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Online Video Ads: Relatively Less Annoying

At OMMA Video, Dynamic Logic’s Research Director, Kara Manatt, released the results of a study on consumers’ responses to various online advertising, MediaPost reports.

In a survey of a representative cross-section of 950 Americans, participants were asked about their views of various online advertising media. The break down:

  • 55% took a “strongly negative” view of pop-ups and pop-unders.
  • 31% were strongly negative on online video ads. (As MediaPost notes, “That’s an easy win against infamously annoying ad formats.”)
  • 27% took a strongly negative view of “advergames.” (Which, I think, would have been higher had they known what the heck you’re talking about. C’mon, taze the gnome games are less annoying?)
  • 21% were strongly negative on skyscraper ads.
  • 18% had a negative view of banner ads.

Why YouTube Must Offer Hi-Res Videos

image CNET has word from YouTube co-founder Steve Chen that the online video company is testing streaming videos at higher resolutions.

Although YouTube’s goal, he said, is to make the site’s vast library of content available to everyone, and that requires a fairly low-bitrate stream, the service is testing a player that detects the speed of the viewer’s Net connection and serves up higher-quality video if they want it.

I find it interesting that YouTube would take this step, especially when you consider most of the videos currently uploaded are low-res and wouldn’t look any better anyway. So why is YouTube making the move to offer higher quality videos? The way I see it, services such as Joost and Hulu–while not direct competitors–will start to change our expectations of online video quality. The more high-res videos you watch online, the more you begin to find YouTube’s video quality to be unacceptable. Don’t believe me? How many of you have HDTVs? How many of you now think non-HD signals look like a YouTube video? I know I do.

BlogWorld: Video Service Viddler; Leo Laporte Discusses CPM Rates

There were two interesting things–among many–that I learned from attending Leo Laporte and Justine Ezarik’s session at BlogWorld.

First, from Justine, I discovered a new video player from Viddler that has the cool feature of allowing you to tag and comment on segments of a video.

Second, Leo is getting $35 CPM from advertisers because they know his audience buys whatever he recommends.

Hmm, if there was only a way to bring both these items together…

Hulu Integrating with MSN, AOL

You’ve got to give the just-barely-in-time-to-be-called-an-October-launch Hulu private beta launch some credit: they’re trying really hard. With legal video sharing and embedding, they certainly have some positives going in their direction. And now they’re hoping content deals will bring their new site the traffic—and eyeballs—needed to justify it.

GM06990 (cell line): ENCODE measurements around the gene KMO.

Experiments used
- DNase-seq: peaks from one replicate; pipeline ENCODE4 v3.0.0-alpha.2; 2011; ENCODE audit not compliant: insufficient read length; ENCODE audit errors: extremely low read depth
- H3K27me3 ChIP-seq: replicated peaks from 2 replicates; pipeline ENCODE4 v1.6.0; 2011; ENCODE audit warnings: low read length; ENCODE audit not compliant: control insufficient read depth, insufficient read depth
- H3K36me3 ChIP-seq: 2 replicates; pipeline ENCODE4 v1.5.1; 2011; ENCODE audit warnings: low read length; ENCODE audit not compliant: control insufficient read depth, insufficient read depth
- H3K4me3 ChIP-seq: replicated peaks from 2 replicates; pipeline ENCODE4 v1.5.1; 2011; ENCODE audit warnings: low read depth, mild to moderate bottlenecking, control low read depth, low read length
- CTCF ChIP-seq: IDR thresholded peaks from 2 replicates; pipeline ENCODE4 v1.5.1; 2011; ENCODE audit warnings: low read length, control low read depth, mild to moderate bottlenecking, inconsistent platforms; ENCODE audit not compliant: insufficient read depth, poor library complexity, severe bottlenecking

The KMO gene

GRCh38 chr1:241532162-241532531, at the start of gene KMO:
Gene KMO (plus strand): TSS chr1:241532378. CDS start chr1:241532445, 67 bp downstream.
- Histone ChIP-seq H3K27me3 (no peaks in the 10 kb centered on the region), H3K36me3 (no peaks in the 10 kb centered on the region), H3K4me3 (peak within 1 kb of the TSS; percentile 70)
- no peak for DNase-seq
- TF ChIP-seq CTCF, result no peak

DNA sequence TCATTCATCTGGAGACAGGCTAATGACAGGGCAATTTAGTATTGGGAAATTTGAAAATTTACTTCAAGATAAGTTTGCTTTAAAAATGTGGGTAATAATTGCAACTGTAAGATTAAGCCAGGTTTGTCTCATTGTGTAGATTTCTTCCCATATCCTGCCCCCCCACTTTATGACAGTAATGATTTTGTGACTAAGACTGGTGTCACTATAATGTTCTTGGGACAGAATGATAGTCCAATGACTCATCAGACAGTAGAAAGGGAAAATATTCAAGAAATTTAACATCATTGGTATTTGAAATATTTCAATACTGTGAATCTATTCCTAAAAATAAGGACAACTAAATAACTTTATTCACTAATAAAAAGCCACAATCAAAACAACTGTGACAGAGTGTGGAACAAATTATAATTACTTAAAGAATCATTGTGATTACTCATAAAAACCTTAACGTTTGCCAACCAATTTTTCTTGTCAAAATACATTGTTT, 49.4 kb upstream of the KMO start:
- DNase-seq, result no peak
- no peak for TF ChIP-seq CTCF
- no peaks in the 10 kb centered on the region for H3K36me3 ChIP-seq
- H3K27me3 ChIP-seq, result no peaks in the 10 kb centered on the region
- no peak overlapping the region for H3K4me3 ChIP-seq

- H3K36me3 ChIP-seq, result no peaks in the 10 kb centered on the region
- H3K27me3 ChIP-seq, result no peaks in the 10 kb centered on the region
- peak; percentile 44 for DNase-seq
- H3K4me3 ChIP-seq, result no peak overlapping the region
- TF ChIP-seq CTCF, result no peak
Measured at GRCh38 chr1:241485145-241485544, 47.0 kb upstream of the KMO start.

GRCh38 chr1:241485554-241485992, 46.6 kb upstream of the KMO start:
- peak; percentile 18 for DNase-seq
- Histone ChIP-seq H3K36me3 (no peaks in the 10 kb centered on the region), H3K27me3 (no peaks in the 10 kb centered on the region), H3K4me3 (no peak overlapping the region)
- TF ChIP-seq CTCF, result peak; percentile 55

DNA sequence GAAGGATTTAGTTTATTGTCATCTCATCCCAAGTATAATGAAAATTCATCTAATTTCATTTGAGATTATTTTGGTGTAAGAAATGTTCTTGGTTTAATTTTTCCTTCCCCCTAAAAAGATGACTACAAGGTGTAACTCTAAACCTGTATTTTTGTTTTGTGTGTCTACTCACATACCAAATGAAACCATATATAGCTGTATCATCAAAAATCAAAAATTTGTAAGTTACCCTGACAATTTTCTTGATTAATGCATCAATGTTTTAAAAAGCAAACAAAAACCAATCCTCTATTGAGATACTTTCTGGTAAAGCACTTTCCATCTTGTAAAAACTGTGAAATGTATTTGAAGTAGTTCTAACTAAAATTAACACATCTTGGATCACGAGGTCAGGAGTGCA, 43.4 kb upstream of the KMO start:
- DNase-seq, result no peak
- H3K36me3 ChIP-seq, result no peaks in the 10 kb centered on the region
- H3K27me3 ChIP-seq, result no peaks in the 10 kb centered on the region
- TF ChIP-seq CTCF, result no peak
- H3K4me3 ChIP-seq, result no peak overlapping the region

Hulu has partnered with MSN and AOL to provide video on a subdomain of each site. MSN TV will be showing some of Hulu’s content, including full-length television shows and movie clips. Hulu’s content is well-integrated with the rest of MSN TV’s content, but the Hulu logo appears in the upper left:

MSN Hulu screen shot

Hulu also has its own channel on AOL (with its logo in the upper left this time; via):

AOL Hulu screen shot

Hulu.com is Ready for Failure Launch

image After months of hype and positioning, NBC/News Corp-back Hulu.com is ready to launch–and we assume ready to fail.

Hey, we’re not suggesting the YouTube and Joost online video rival is going to be bad, but even their CEO warned us to expect failure. Fortunately, they also expect to "fail fast"–something Mike Moran would approve of.

As part of today’s beta launch, Hulu has announced new deals with Sony Pictures and MGM Studios. According to Reuters…

…Hulu will offer about 90 TV shows from the four companies and smaller partners ranging from current prime-time hits such as "Heroes" and "The Simpsons" to vintage shows "Miami Vice" and "The A-Team."

It will also make about 10 feature films available including "The Breakfast Club" and "The Blues Brothers."

Blogging for Business Conference–Gary Goldhammer Keynote

How to Measure Social Media Effectiveness

Gary Goldhammer, Edelman Interactive

The hidden reality: there is no way right to measure social media. We’re all figuring this out. Nielsen is measuring time spent, interactions.

We respect what has happened—things that are visible, tangible. We honor the established solutions.

But we ignore the things that could have happened. We need to look beyond. That’s where innovation thrives. It thrives in the places that aren’t visible, aren’t tangible. We like to rely on others to write the case studies for us.

Low predictability = large impact

Forget everything that you know. Put it out of your mind. What you know about communications is irrelevant and insignificant compared to what social media has to offer. What you absolutely know about communications is a barrier to social media. The past is not always significant. What we know is less significant than what we don’t know.

NBC Leaves YouTube in Favor of Hulu

Frankly, NBC is just all over the map online. They’ve declined to renew their iTunes contract, started offering their shows on Amazon, and offered free show downloads from NBC Direct. They’ve hyped Hulu, their YouTube killer, and then said they’re ready to fail with it. They’ve attacked Google and YouTube on copyright infringement issues—while maintaining a content partnership with the company.

Well, that last contradiction is no more, according to several reports earlier this week. After 16 months, NBC has reneged on its agreement for a channel on YouTube in favor of Hulu, due into private beta this month (T-minus seven days, guys!).

Meanwhile, CNET’s Don Reisinger offers encouraging words on Hulu’s prospects: